Saturday, January 31, 2009

Books here, books there

Last May, we finally completed the Office/Workway/Sewing Room project. There were books that did not get put away.

A few! Books here, books there…. Some beside the bed, some piled in corners, some under tables. We were going to get around to sorting them soon. Here it is 2009 and we still have not found a place to put them. We don’t have any room for new bookcases.

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Sunday, January 25, 2009

This grandmother's puzzle

I’ve been fiddling around for years and years trying to do a paper foundation pieced Grandmother’s Flower Garden pattern by machine. The usual method is to join the hexagons by hand using the English paper piecing method, but I keep thinking there must be a way to foundation piece (paper piece) the design.
Click on the photo to see the whole quilt from the University of Wisconsin’s collection.

Several quilters have devised methods of sewing the hexagons by machine. Quilters’ Cache has a method using strips, and Sharon Schamber has figured out how to machine sew the hexagons.

These honeycomb or mosaic quilts have been around for well over 100 years. I suppose quilters have been trying to figure out new methods to create them for a long time too. It’s rather like those unsolvable mathematical problems (The Goldbach conjecture, The Riemann hypothesis, The twin prime conjecture) that mathematicians have been working on for years.

I want to do the hexagons on foundations in circles. So far I’ve had many failures. Ideas come to me during the middle of the night, but when I try them out the next day they just don’t work.

Yesterday, I came close to a method that might work. See this picture:

I still have to tackle the outer circle edge, but it’s looking promising. So I’ll settle back down at my machine and keep on trying.

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Tuesday, January 20, 2009

Lincoln said it

I happen temporarily to occupy this big White House. I am living witness that any one of your children may look to come here as my father's child has.
Abraham Lincoln, 16th president of the U.S.


Thursday, January 15, 2009

First Ladies' gowns

I am fascinated by First Ladies. I’ve read many books about and by our country’s First Ladies – Eleanor Roosevelt, Betty Ford, Abigail Adams, Rosalynn Carter, Barbara Bush etc. I've read presidential biographies too, but reading about presidential wives gives me a different perspective on their terms.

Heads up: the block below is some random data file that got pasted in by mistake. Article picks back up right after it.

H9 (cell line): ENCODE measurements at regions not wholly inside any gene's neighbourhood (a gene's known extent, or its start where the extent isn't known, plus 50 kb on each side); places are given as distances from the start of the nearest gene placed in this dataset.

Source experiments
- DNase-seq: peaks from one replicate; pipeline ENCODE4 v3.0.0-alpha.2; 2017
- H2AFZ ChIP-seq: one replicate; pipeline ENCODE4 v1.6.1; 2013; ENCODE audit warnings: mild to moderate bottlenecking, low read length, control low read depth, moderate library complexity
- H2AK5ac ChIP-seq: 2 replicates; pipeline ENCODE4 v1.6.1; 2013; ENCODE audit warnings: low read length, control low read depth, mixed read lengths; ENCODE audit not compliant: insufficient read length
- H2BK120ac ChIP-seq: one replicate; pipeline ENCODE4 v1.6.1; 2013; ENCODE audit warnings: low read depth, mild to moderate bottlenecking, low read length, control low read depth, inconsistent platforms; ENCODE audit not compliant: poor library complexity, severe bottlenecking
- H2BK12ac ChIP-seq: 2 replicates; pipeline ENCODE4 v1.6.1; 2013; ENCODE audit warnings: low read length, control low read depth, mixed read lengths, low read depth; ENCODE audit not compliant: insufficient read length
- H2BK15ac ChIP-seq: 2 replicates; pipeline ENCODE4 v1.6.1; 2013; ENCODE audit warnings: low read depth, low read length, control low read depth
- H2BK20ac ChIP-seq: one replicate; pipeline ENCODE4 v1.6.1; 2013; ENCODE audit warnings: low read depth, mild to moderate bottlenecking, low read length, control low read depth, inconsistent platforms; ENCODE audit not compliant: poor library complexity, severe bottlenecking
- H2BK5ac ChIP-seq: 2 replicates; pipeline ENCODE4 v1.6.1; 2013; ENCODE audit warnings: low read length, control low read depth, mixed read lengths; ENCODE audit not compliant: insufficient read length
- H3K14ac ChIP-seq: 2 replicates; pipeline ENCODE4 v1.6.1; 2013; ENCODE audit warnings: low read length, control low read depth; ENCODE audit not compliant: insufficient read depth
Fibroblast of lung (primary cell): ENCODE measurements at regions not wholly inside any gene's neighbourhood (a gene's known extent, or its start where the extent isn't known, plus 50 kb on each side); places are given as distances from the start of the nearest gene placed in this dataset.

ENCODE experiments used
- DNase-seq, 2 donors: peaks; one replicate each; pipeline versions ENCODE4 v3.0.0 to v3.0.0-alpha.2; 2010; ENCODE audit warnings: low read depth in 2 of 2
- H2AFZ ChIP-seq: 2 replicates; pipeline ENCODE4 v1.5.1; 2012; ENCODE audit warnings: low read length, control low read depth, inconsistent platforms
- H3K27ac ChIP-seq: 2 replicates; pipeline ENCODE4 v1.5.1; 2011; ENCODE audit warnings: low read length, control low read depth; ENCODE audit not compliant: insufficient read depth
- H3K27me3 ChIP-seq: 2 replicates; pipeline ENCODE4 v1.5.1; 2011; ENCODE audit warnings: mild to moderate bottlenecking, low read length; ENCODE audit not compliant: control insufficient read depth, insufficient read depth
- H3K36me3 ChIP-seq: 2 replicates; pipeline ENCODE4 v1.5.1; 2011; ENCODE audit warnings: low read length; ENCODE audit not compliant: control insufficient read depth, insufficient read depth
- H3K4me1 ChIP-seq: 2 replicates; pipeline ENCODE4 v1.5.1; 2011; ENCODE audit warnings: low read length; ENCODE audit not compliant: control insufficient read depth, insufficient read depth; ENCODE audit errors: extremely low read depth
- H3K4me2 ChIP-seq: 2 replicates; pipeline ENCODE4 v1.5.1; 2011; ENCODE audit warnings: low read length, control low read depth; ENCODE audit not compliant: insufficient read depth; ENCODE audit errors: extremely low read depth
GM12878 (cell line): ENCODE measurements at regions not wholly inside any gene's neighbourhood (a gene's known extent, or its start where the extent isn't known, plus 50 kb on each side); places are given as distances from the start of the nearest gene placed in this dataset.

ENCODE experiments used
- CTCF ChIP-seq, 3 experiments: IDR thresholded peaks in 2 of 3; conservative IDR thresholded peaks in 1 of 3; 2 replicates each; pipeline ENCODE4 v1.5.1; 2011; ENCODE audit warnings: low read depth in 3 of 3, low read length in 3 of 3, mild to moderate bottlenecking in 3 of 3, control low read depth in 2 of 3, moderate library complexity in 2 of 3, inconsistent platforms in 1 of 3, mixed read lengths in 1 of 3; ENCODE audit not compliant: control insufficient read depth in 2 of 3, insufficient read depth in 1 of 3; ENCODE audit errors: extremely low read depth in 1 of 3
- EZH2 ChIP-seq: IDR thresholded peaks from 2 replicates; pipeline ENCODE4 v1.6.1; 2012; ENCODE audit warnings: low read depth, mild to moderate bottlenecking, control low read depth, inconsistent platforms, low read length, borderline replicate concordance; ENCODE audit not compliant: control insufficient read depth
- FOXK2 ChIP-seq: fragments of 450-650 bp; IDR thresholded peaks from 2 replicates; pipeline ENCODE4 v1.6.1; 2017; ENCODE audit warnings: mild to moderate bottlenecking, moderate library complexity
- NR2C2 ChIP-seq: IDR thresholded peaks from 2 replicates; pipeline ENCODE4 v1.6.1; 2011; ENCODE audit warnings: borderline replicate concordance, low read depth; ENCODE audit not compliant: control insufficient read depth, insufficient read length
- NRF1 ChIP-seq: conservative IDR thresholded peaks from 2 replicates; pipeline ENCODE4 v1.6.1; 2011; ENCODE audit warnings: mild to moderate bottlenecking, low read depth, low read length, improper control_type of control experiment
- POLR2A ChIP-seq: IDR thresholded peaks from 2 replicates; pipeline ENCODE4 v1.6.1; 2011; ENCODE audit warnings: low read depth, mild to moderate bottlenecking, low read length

With only a few days to go until the inauguration of a new president I’m thinking about First Ladies’ gowns. I’ve been searching the web for pictures of inaugural gowns. Two memorable ones stood out:
Mamie Eisenhower’s pink full skirted gown with 3456 pearls (or sequins), and Jackie Kennedy’s sleek satin dress.

Many top notch fashion designers have submitted sketches of gowns they think would look good on the next first lady – Michelle Obama. I decided to play the game too. I had some fun making some small quilted sample gowns for Mrs. Obama.

I wonder if her inaugural gown will look anything like one of these.

If you want to play a fun game: “match historical gowns to First Ladies” click on the pictures below.

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Saturday, January 10, 2009

I'm having so much fun, again

I'm cutting and sewing. I'll show you the results soon.


Friday, January 02, 2009

Friday Flashback -- Touching history

My granddad, Fremont Chapin, was born July 1, 1854 in Oneida, New York. He was the youngest of 12 children. He lived a long time. He was 91 when he died in 1945.
Granddad and me 1943

He was six years old in 1861 when Abraham Lincoln’s Inaugural train went through Oneida on its way to Washington, D.C. Two of his brothers fought in the Civil War – Frank and Earl. I have this picture of Earl.
And, I have a letter from Frank addressed to “Dear Brother Fremont” written from Hilton Head, South Carolina on August 16th, 1864. The letter admonishes Fremont to be a good boy and learn all he can. Frank told his little brother that he was on John’s Island on July 4th “celebrating with the Rebels, throwing big shells at each other…Then we had fire works in the night.”

One event in his life made a big impression on Fremont and he told us the story many times. He said he climbed up in a tree to see Abraham Lincoln’s funeral train, which stopped in Oneida in 1865. Fremont was 10 years old. I’ve read an account of the day the train pulled in and it talked about canons being fired and the picture of Lincoln affixed to the cowcatcher on the engine. No wonder he remembered it so vividly.

This close connection to our country’s history makes me realize how precious our democracy is. And how important it is for all of us to “ask what you can do for your country,” as President John Kennedy said at his inauguration in 1961. Let’s give our new president our full support as he starts his work on January 20, 2009.

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